Capacitor recharging .

  • Last Post 3 days ago
Jagau posted this 3 weeks ago

Capacitor recharging
How to recharge a capacitor after having used the starting voltage?

We need to understand the behavior of a coil in the presence of a charged capacitor, I start the thread with an image of Vladimir Utkin which I was inspired by for my research and he has all the credit for it.
Image I focused on.

Important quote:
You need to charge the capacitor using the electric component of the electromagnetic field of the inductor.
The best way to understand what is going on inside the capacitor is to do this very simple little experiment.
Here is a very simple little diagram:

We charge a capacitor at +9 volts, and I discharge it in a coil via a diode (schottky) connected to an inductor. Very simple and uncomplicated instead of using switches you can do it manually it works great too.
We charge the C by closing Sw1 first to charge the Capacitor and we open SW1, then we close SW2 and importantly, we let it close because that's where the magic happens.
On the oscilloscope what we observe:

At the moment when the capacitor is connected to the diode it discharges from the maximum of its charged voltage and the positive curve appears, we note the starting hysteresis point followed by the discharge with time constant of +9 up to 0 volts (1.47 millisecond).

The negative curve is the interesting part and this is where we agree on most of our research especially when it comes to capacitor recharging.
When the capacitor is completely empty, the coil produces, depending on the inductance used, a reverse voltage (BEMF, electric field) from the magnetic field stored by the inductor.
We have here in a first phase, the discharge time (time constant) of the capacitor produces in the coil a rise time of the magnetic field in the inductance. And in a second phase, the decay time of the inductance's magnetic field produces a reverse voltage that recharges the capacitor in reverse polarity.

At zero crossing, the magnetic field stored in the inductor returns to the capacitor as a voltage (volt). This voltage is now negative from 0 to -7.22 volts and its maximum is almost equal to the original voltage minus the resistive losses of the circuit components. Viewing on the oscilloscope is a breathtaking detail of the behavior of two passive elements with at the end an onset of resonance from the diode and parasitic elements of the circuit.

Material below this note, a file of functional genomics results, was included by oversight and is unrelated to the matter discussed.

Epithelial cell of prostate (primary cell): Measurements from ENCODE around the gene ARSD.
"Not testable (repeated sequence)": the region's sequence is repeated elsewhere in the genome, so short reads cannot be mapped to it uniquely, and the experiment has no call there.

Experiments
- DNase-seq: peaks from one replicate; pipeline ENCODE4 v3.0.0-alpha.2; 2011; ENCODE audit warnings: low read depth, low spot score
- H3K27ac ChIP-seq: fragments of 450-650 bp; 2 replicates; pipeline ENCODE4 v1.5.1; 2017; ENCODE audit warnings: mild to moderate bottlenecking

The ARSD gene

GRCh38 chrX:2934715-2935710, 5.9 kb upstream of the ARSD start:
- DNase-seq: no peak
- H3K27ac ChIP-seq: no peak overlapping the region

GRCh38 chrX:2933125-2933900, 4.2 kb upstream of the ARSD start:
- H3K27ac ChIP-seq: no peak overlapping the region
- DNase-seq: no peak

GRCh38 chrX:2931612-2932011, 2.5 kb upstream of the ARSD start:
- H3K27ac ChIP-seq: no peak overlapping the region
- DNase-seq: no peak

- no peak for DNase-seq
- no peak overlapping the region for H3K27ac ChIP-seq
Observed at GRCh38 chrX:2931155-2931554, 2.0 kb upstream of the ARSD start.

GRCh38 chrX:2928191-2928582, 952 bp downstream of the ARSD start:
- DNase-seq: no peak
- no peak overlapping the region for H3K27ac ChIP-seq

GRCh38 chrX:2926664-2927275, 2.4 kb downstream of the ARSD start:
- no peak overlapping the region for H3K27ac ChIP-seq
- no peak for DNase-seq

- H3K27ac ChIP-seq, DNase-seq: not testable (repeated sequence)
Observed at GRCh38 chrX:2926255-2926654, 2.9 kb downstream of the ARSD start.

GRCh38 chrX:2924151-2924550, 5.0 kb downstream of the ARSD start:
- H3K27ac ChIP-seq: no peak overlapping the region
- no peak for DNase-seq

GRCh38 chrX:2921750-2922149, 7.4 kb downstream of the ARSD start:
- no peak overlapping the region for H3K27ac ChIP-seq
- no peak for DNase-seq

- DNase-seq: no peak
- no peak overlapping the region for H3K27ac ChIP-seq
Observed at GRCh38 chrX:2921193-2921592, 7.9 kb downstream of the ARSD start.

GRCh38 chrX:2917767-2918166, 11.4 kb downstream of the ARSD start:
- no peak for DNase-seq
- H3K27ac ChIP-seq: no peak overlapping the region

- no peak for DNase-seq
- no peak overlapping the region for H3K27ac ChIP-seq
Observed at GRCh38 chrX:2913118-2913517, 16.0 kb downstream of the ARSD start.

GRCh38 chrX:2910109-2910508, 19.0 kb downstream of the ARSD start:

We can say that time is doing things well for us and that this simple little circuit is close to unity.
So after understanding what is going on we could better try to understand and learn to work with Lenz's Law and  use it to our advantage. As Chris has often demonstrated, it can now be visualized.

For those who would like to repeat the very simple experiment your oscilloscope must be in SINGLE mode, most oscilloscopes today have this option, it takes an instant depending on the programmed trigger point at extremely fast speeds. If you need help asked, I will accompany you.

Taking advantage of it in our research allows us to visualize this effect and helps us better understand the very important effect of capacitor recharging in a circuit using a C and an L.
It should be remembered that a capacitor is a passive source and it only produces when charged. Let's keep it simple for now, just trying to figure out what's going on with the image the oscilloscope produces.

Other observations to follow.


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Chris posted this 2 weeks ago

Hey Jagau,

Just incase you have not seen it:

Ref: Itsu doing Jagau's Experiment


Itsu is a good experimenter, and I am pleased he gives you Credit for your work!

I do wish those guys would expand, just a little, the Envelope that they allow themselves to be Enveloped by! Thinking in Terms of Onesies is not sufficient as Jagau has pointed out.

I was a little shocked to read this comment:

It is important to remember that a diode blocks reverse current - not reverse voltage.

Ref: Verpies


Some may ask why?

Well, Voltage does not "Charge" a Capacitor!


Perhaps I have misunderstood the post?

For some readers, the Thread: Parametric Excitations of Electric Oscillations may be of further assistance in understanding this Simple and Very Valuable Experiment!


Humanity has SO MUCH POTENTIAL! It just needs to be Realised and Accepted.

Jagau, your Experiment is Exceptional! Thank You for Sharing!

Best Wishes My Friend,


Jagau posted this 2 weeks ago

Hi Chris

It is an experience which may seem trivial but which when studied corectly gives yo us an answer on the behavior of a capacitor discharging through a coil and a capacitor recharge.